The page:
Brussels, 10 Oct 2005
Information Society and Media Commissioner Viviane Reding has welcomed the launch of a European Technology Platform on robotics, saying that the industry must do more to highlight the potential services and functions offered by new robot applications.
The European Robotics Platform (EUROP) was launched in Brussels on 7 October. It brings together both large and small companies from diverse sectors - manufacturing, consumer goods, services, security and space - with the aim of jointly defining a strategic research agenda for the sector.
'I welcome this initiative and in particular the commitment of industry to invest together in research and to innovate in a field that is essential for the productivity and competitiveness of many manufacturing and service sectors in Europe,' said Commissioner Reding.
The use of robots has increased dramatically since they were first introduced into the automotive and other production industries in the 1960s, and today they carry out numerous tasks, from exploring Mars and the deep ocean to providing interactive entertainment to children. 'These changes are made possible by the progress of technologies such as sensing, cognition and control,' said Ms Reding, who described the development as 'technologically fascinating today, but [an] economical and societal imperative for tomorrow.'
The Commissioner argued that robots have the potential to carry out intelligent tasks for the service of people, rather than to replace people, for example by providing assistance to surgeons, helping elderly or disabled people, and by monitoring the security of borders and public infrastructures.
'I am convinced that under the right conditions, such robots having diverse forms will penetrate many of our everyday activities, just as mobile phones and computers are doing today. But for this to happen, we will need to make the new services and functions that these robots will bring much more visible,' said Ms Reding.
Europe still lacks a common approach in the robotics sector, and the industry still has a role to play in convincing governments of the importance of adequate funding for research and innovation. 'The time to act is now, before the Union's Financial Perspectives for the coming years are adopted,' warned Ms Reding.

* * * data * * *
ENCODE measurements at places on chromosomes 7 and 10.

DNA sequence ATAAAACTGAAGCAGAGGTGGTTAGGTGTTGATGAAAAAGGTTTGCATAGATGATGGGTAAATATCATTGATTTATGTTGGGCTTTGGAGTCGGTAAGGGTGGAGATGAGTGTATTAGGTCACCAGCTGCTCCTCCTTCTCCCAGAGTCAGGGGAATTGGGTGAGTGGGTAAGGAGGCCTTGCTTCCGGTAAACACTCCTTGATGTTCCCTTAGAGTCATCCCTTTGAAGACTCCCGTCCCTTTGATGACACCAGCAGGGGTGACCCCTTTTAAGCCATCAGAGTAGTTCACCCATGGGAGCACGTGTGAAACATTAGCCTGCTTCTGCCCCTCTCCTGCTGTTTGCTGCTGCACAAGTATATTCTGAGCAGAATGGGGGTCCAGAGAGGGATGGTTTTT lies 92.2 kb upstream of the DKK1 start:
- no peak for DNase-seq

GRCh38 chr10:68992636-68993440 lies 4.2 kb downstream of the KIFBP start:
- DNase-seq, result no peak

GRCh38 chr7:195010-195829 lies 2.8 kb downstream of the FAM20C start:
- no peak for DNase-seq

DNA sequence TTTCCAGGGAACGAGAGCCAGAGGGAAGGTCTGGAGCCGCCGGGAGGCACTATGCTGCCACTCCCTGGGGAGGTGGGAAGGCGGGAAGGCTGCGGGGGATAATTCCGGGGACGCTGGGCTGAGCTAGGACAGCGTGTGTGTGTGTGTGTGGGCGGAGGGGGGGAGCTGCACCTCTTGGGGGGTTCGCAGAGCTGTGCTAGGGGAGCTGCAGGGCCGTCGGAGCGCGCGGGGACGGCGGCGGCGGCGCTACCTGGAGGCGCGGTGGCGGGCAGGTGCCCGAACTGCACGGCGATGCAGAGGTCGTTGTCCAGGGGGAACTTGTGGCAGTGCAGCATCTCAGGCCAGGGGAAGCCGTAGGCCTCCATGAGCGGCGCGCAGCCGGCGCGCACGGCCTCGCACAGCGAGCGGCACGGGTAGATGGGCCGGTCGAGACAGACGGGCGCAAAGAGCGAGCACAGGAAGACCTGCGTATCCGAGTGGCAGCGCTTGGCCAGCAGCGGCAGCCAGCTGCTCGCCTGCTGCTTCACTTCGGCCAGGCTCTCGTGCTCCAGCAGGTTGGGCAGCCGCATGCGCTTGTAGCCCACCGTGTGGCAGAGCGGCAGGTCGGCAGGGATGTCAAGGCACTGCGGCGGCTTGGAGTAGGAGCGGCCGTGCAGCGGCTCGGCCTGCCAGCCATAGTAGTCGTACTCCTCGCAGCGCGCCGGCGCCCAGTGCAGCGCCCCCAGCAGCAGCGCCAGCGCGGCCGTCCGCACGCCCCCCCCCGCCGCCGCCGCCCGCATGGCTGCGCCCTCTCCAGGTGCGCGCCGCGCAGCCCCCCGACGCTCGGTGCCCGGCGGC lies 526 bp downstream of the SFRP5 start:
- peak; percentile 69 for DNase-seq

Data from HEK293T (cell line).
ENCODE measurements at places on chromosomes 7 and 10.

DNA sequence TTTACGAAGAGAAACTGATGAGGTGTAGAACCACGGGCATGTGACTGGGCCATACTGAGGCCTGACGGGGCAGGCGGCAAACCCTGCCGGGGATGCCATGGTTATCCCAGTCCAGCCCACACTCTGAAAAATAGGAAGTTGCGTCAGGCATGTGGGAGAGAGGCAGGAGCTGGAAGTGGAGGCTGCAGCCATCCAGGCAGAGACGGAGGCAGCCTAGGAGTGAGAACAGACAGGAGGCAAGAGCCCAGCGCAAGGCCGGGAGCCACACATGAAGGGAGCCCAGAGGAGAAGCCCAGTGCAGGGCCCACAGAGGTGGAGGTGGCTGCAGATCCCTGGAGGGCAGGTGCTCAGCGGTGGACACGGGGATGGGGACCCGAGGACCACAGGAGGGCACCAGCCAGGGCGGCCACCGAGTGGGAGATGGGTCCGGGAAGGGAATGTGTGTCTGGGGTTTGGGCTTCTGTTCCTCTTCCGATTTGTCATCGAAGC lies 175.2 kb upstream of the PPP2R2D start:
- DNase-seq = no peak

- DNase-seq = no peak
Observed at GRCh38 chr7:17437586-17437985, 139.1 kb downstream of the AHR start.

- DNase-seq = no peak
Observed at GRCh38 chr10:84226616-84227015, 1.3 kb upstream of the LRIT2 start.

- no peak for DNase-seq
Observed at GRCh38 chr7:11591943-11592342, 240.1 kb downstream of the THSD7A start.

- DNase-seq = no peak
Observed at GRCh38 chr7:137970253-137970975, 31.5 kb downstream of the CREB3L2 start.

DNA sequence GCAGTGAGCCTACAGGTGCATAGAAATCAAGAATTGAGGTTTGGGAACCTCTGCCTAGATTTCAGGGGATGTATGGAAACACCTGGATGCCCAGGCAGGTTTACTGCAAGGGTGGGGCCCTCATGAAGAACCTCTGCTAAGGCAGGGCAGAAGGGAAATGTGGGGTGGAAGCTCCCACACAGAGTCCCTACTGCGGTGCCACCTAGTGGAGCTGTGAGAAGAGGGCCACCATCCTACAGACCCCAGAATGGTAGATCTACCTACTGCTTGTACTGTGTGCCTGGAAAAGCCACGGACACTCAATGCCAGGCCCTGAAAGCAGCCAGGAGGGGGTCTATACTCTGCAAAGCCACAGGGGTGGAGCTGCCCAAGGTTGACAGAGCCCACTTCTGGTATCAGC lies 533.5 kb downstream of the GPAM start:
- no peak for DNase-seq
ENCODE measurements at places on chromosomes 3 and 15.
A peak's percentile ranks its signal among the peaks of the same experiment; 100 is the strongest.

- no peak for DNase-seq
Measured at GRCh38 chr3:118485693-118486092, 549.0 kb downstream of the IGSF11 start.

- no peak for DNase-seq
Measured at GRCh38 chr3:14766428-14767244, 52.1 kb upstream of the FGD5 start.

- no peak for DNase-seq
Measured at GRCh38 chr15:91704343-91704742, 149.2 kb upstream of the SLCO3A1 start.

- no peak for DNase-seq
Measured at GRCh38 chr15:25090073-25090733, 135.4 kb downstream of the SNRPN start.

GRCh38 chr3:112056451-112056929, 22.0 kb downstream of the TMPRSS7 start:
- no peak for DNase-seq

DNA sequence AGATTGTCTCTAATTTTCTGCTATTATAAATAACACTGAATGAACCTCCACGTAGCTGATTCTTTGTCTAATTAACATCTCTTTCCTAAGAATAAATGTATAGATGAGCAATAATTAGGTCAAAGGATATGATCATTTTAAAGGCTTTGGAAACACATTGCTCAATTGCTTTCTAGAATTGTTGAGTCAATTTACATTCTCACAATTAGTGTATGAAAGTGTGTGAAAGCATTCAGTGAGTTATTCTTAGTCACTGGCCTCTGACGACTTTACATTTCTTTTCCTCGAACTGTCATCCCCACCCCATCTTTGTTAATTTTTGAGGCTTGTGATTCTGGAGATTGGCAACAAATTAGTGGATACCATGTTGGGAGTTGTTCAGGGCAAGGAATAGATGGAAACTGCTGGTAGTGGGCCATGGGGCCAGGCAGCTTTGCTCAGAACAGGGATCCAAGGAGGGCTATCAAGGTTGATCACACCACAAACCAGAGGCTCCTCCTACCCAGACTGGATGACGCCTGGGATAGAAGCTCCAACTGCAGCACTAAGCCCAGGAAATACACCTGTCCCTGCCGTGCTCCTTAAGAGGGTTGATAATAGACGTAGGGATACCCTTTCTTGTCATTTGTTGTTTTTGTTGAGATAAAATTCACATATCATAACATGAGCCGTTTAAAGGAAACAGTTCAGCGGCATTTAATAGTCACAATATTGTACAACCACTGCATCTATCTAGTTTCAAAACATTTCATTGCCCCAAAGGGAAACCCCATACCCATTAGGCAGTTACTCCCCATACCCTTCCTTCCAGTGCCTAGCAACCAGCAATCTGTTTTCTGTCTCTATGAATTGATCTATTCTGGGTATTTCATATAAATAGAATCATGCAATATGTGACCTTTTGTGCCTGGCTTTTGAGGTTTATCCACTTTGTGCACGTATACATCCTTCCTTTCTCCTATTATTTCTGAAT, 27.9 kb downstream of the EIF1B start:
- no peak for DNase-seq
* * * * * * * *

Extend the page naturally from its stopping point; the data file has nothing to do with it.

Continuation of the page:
By bringing together industrial actors of all sizes and from many different sectors, the Commissioner said the Technology Platform had sent a clear message to policy makers that they must also do more to support research and innovation in this field. 'We are willing to support and to advise, but it is up to you to do the work and to make the robotics platform a success,' she stressed.
Ms Reding expressed the hope that the EUROP Technology Platform would help to transform small and medium sized enterprises (SMEs) into the large companies of tomorrow. She continued: 'This is a challenge for our researchers to further explore the crossroads between research in natural and artificial systems. But this is a challenge also for our industry.
'Europe has very strong brand names but companies outside Europe are often faster to adapt their business models to new market dynamics. [...] That you, business leaders in your sectors, are uniting your efforts around a common strategy is a very positive sign. I encourage you to go further, to take the unique opportunity now to develop jointly the strategic research agenda that will lead to innovation and better jobs in Europe,' Commissioner Reding concluded.
For further information on the EUROP Technology Platform, please visit: